October 17, 2014

Norman Borlaug Centennial Q&A with Margaret Catley-Carlson

This post was originally published by the World Food Prize Foundation. The World Food Prize 2014 Borlaug Dialogue international symposium is being held from October 15 – 17 in Des Moines, Iowa to address the question: “Can we sustainably feed the 9 billion people on our planet by the year 2050?”

Norman Borlaug Centennial Q&A's with Experts

In order to shine a spotlight on the amazing agricultural work being done today, and in honor of the Borlaug Centennial year, The World Food Prize invited 2014 Borlaug Dialogue speakers and experts from around the globe to respond to questions regarding their work, their goals and their inspiration.

Margaret Catley-Carlson, Water Expert and Member of the World Food Prize Council of Advisors

If Norman Borlaug posed the following questions to you- what would you tell him?

Q. What’s the one thingthe single most importantthat we need to address to solve food insecurity?

A. There is no single thing—that’s why it is so difficult. Are there roads? Is there any access of ag inputs? Is water supply reliable? Any access to improved seeds? Any access to credit? Is it blocked by ownership arrangements for females? And on and on.  Each one of these can be THE single most important, depending on the circumstances—and they interact.

Q. Do you think we can feed 9 billion people by the year 2050? If so, why? If not, why not?

A. We could but we probably won’t. Problems of the poor just aren’t that interesting to the relevant national governments.

Q. Where are the biggest gaps right now in the food system?

A. I really think Extension services—either new forms of electronic communication if they work and really talk to people and are accessible, or more classic forms. Next would be rural roads.

Q. What’s one piece of advice you would give to young people?

A. If you want to help, start by listening. Don’t start by bringing solutions to problems. Understand problems.

Q. How would you explain what you do, and why it’s important, to a 10-year-old?

A. Many people in the world don’t have access all the time to the water they need for their families and to grow food. All over the world, there are groups and people and governments trying to help them; I try to make these more effective and efficient.

Q. Within your area of expertise, what is one misunderstood or neglected topic you could shed some light on for readers?

A. Genetically modified foods, and the need to pay for water services or systems will suffer.

Q. What is the most interesting project going on right now – yours or someone else’s - that more people should know about?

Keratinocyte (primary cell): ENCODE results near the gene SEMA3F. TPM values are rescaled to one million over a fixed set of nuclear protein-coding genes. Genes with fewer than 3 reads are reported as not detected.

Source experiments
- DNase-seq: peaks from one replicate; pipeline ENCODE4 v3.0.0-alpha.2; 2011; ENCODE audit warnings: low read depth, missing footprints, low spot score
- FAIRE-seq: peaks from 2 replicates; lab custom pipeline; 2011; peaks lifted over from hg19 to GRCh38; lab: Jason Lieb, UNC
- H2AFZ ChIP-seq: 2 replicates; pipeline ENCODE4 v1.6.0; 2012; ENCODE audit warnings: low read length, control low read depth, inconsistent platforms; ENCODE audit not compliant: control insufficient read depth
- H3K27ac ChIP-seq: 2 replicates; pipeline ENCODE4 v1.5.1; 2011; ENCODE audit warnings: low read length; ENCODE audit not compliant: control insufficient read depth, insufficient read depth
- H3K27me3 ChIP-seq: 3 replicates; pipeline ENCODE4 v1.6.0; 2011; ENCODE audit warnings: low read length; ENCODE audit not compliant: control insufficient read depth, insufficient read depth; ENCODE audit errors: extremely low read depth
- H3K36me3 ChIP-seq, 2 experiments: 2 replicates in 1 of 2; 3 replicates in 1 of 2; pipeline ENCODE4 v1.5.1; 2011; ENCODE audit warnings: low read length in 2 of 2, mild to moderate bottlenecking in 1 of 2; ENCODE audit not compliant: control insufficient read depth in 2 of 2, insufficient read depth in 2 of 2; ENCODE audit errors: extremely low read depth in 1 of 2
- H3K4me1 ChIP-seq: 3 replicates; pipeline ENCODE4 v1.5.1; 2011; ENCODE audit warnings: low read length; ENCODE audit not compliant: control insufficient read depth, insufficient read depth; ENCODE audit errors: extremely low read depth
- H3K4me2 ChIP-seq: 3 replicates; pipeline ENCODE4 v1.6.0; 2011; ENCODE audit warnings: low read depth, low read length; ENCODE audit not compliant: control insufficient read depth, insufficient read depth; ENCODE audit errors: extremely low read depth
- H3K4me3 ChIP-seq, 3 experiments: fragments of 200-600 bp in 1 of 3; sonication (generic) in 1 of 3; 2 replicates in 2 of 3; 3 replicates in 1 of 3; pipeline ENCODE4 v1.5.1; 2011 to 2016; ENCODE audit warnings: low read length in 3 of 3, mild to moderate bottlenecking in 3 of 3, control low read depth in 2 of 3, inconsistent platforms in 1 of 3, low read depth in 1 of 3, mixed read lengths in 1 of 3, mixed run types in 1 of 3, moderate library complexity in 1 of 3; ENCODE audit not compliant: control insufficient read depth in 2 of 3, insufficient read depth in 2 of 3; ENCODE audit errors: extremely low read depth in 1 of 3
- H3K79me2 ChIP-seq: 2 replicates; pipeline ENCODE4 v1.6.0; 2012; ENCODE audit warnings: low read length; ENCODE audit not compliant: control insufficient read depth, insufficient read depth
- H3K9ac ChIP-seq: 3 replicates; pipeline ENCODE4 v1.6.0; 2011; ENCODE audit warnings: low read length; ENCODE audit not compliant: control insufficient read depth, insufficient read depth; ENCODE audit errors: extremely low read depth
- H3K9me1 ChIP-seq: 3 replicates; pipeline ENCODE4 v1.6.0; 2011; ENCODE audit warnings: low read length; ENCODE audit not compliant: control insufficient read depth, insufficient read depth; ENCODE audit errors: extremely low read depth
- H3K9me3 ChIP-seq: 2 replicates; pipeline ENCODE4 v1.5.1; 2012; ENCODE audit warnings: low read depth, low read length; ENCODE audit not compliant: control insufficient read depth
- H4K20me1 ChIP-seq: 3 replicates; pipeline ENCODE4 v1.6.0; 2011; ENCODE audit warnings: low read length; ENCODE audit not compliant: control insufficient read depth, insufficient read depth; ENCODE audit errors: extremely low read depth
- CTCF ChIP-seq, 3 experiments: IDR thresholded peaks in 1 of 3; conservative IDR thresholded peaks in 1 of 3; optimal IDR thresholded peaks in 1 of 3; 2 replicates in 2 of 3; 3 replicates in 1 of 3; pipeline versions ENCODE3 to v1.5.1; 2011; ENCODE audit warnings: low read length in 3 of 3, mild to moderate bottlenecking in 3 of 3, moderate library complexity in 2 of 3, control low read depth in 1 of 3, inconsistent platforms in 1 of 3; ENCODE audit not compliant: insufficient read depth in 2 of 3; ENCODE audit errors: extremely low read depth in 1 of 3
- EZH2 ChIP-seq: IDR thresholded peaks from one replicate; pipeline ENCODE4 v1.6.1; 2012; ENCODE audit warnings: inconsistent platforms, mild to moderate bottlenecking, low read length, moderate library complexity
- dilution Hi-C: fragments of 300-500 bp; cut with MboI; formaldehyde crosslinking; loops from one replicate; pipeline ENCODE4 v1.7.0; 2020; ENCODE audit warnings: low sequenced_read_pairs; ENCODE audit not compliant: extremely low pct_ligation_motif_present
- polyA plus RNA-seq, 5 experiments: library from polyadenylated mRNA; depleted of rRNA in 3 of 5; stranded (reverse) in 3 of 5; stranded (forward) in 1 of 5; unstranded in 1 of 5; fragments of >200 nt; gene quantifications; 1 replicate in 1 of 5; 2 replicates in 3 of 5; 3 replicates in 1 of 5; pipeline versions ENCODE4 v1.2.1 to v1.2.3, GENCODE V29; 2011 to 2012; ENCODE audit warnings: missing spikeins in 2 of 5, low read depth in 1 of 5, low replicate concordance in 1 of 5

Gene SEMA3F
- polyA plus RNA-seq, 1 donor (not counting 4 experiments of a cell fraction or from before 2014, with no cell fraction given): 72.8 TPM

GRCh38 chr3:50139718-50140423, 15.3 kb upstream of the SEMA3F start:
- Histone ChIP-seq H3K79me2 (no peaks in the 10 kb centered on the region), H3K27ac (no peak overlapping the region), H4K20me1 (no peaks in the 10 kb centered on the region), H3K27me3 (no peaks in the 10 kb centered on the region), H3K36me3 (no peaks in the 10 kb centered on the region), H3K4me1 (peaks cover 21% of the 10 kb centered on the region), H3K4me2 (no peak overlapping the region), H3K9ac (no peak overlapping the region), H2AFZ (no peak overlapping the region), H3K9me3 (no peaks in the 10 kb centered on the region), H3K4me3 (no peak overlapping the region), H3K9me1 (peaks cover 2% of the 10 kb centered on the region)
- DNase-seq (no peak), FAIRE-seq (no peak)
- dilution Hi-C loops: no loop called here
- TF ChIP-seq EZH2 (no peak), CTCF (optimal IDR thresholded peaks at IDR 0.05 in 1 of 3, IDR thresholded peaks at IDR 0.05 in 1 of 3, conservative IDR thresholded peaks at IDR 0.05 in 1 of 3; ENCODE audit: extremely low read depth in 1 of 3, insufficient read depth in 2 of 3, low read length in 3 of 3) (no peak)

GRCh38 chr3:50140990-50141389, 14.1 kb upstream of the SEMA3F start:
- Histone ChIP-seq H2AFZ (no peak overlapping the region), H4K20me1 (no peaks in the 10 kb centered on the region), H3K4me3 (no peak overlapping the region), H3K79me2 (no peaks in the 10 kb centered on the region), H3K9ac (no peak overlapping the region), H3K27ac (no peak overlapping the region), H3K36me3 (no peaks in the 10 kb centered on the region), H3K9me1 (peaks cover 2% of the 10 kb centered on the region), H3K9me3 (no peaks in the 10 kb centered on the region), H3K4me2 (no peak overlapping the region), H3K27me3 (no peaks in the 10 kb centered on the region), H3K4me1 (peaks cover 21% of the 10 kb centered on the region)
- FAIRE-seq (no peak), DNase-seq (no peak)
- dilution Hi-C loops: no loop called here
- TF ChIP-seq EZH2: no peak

A. Fertilizer Deep Placement—2 million Asian farmers have increased yield and decreased fertilizer use AND therefore water pollution.  It could work for the Toledo reservoir and reduce hypoxic zones in the Gulf of Mexico, too.

Q. What’s one thing the general population could do to make an impact on global food security?

A. Stop wasting food—today—in restaurants, from lunch boxes, from your own refrigerator. If 40% of the food grown is wasted or thrown out, that’s the equivalent of throwing out 40% of the water we use to grow food (and 70%+ of our water use goes to food).

Q. What is one of your favorite quotes or words to live by?

A. "We can't solve problems by using the same kind of thinking we used when we created them." - Albert Einstein

Q. Share with us one of your most unique life experiences and what it taught you.

A. Sitting on a hillside in India, looking at a valley that was restored simply by changing the social arrangements to give the rural people access and ownership and the ability to gain livelihoods—and therefore interest in protecting it. As I sat in the warm autumn sun, a spring which had reappeared after being non-existent for years glinted in the sun—and a peacock swooped down and washed his extended tail feathers in the sparkling water. Four years earlier, the little valley was desertified and the spring was dry.  What it taught me?  Ask what the problems are before rushing in with solutions.  They may be very simple—but since power relationships are always involved, very difficult.
 

About

The Global Food and Agriculture Program aims to inform the development of US policy on global agricultural development and food security by raising awareness and providing resources, information, and policy analysis to the US Administration, Congress, and interested experts and organizations.

The Global Food and Agriculture Program is housed within the Chicago Council on Global Affairs, an independent, nonpartisan organization that provides insight – and influences the public discourse – on critical global issues. The Council on Global Affairs convenes leading global voices and conducts independent research to bring clarity and offer solutions to challenges and opportunities across the globe. The Council is committed to engaging the public and raising global awareness of issues that transcend borders and transform how people, business, and governments engage the world.

Support for the Global Food and Agriculture Program is generously provided by the Bill & Melinda Gates Foundation.

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